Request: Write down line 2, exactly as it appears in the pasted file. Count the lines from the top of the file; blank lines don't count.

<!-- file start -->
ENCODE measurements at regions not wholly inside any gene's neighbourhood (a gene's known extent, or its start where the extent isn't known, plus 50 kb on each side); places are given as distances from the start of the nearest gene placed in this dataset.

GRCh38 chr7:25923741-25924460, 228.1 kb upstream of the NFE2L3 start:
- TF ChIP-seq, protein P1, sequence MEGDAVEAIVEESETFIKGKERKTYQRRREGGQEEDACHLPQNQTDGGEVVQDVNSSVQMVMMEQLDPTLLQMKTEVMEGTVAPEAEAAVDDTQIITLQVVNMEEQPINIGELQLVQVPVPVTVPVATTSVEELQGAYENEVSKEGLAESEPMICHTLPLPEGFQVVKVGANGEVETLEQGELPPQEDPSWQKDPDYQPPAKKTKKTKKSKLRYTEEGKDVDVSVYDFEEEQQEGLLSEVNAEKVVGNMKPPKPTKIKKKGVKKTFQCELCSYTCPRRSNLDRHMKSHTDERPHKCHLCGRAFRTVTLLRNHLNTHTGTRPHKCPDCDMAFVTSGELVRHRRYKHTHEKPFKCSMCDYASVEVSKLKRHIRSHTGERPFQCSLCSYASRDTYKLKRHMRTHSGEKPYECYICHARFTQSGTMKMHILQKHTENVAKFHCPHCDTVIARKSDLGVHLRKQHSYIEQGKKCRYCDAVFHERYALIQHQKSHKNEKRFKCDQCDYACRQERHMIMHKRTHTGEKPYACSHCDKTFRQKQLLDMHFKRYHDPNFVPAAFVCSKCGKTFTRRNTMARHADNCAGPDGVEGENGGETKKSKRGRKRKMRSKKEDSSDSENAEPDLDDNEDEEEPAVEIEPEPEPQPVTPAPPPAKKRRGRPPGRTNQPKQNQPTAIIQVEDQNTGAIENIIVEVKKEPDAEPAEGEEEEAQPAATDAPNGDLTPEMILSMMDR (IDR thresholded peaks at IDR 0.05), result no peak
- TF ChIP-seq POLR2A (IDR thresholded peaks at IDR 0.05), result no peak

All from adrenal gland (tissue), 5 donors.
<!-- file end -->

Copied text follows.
GRCh38 chr7:25923741-25924460, 228.1 kb upstream of the NFE2L3 start: